The Pentagon announced Tuesday that South Carolina-based FN America has gotten the nod for a contract to keep providing M249 Squad Automatic Weapons to U.S. Soldiers.
The U.S. Army Contracting Command in Newark, New Jersey, awarded a $78,709,973 firm-fixed-price contract to FN for new SAWs with an estimated completion date of Sept. 19, 2025.
Long a staple of the globally-recognized firearms maker, FN introduced the Minimi–short for the French “Mini Mitrailleuse” or "mini machine gun"– in 1974 and it has since gone on to be adopted by more than 70 countries. The U.S. Army tapped the 5.56 NATO-caliber light machine gun for use in 1982 as part of the post-Vietnam reboot during the chilliest days of the Cold War and it remains in widespread issue at the squad-level in the Army and National Guard as the M249 along with specialized variants like the Mk 46 and 7.62 NATO-caliber Mk 48.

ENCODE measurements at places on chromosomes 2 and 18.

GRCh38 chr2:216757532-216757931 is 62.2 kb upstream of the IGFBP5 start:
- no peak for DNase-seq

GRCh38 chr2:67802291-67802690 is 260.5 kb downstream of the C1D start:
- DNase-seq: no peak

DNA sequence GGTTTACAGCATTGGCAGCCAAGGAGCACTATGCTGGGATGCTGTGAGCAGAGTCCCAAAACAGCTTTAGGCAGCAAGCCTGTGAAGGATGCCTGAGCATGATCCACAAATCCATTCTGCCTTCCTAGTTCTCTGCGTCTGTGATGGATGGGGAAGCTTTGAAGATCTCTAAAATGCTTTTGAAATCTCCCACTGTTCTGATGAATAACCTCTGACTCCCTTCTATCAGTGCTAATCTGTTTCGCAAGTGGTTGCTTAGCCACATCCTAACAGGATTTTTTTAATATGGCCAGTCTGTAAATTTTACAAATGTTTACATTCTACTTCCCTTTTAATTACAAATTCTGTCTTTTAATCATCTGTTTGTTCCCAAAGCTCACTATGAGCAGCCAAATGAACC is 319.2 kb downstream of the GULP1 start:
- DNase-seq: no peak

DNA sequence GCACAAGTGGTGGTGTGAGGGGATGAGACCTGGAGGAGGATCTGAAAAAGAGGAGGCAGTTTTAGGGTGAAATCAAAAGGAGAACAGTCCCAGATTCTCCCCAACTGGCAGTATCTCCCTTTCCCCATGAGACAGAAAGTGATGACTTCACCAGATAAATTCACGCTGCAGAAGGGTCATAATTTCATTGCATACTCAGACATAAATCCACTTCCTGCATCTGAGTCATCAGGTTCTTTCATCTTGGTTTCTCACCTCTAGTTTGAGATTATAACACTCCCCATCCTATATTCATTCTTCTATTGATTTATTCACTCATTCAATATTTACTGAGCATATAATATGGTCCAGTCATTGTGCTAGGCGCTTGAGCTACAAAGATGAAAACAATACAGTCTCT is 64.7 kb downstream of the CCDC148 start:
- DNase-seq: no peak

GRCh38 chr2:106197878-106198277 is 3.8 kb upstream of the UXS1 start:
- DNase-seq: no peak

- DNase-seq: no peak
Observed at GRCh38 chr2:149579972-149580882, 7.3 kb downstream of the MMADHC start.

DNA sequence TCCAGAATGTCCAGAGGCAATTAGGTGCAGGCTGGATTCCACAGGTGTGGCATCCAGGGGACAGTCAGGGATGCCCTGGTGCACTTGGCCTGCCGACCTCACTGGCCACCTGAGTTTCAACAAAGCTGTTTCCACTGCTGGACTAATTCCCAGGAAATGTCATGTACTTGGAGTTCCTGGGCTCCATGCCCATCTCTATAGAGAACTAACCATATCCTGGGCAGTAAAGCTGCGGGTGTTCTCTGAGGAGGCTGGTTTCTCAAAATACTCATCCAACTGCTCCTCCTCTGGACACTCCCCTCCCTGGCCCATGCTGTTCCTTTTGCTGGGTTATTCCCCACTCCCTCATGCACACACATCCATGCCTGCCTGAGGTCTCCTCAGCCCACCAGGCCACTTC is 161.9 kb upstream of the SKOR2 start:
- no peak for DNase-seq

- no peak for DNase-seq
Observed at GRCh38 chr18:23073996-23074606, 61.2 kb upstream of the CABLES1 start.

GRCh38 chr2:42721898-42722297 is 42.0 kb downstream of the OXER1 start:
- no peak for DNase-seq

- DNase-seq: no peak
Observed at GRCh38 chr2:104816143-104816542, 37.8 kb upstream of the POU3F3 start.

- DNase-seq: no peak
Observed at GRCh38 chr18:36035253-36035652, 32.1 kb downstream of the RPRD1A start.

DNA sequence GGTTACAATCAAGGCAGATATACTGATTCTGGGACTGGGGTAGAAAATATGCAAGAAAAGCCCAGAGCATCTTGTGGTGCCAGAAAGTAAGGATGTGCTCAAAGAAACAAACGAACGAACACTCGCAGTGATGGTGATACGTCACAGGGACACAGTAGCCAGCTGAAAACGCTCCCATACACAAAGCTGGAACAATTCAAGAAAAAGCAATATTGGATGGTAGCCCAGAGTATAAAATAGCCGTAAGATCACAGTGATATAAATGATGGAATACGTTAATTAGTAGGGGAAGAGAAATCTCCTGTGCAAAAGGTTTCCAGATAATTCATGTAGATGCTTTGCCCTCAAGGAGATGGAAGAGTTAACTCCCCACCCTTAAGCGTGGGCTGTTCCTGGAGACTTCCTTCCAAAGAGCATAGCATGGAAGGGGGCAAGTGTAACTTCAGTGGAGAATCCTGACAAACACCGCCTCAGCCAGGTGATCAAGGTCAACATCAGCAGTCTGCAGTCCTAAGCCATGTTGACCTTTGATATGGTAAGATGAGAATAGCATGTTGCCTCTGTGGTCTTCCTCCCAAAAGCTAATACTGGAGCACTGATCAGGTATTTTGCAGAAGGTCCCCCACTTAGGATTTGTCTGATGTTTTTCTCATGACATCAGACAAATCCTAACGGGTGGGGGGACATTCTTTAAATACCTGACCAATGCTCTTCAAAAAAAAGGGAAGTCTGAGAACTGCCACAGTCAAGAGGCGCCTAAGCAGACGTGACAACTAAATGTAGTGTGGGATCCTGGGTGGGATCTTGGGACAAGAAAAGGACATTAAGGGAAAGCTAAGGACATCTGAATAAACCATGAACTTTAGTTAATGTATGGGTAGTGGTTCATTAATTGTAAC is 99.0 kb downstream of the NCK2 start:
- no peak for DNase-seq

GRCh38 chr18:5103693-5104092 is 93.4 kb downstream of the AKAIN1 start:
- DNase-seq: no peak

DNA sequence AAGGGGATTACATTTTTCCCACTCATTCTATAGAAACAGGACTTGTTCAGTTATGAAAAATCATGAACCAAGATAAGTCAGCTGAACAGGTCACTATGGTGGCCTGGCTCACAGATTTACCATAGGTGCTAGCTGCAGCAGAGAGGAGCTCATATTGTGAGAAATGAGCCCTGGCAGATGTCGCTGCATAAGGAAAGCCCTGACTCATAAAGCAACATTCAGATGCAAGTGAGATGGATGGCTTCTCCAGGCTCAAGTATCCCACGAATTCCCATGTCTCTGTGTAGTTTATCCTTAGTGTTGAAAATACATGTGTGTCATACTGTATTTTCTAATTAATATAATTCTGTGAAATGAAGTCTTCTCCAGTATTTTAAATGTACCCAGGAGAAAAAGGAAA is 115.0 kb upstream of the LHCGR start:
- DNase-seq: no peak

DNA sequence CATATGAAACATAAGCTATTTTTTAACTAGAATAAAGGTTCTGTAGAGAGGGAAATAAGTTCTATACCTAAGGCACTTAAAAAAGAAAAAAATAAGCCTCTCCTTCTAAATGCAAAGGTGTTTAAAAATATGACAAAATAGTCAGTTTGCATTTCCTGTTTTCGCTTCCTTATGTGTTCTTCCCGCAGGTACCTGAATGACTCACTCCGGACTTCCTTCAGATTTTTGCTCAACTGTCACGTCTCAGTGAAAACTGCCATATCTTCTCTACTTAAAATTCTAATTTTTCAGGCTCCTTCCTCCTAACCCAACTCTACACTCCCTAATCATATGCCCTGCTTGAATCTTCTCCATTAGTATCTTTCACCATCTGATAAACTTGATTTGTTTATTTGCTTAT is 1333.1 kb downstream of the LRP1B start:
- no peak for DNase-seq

The latest multi-million dollar SAW order comes just five months after the Army issued a large contract to FN for more M4/M4A1 carbines to be delivered over the next half-decade. This comes while the service is full-speed ahead on an initiative to select a new series of innovative 6.8mm-caliber Next Generation Squad Weapons to phase out its 5.56mm platforms for combat troops. It would seem the Department of the Army is hedging their bets with traditional systems just in case things don't work out like planned such as in past ambitious programs for futuristic small arms.
FN came to South Carolina in 1981 originally to produce the M240 medium machine gun for the U.S. military. A variant of the company’s extremely popular FN MAG 58, the company still makes over 300 M240s in the Palmetto State every month and roughly 500 M4s every day in addition to their commercial production.
We visited FN’s state-of-the-art factory in Columbia, South Carolina last fall to see how they craft the “World’s most battle-proven firearms.” Check that out, below.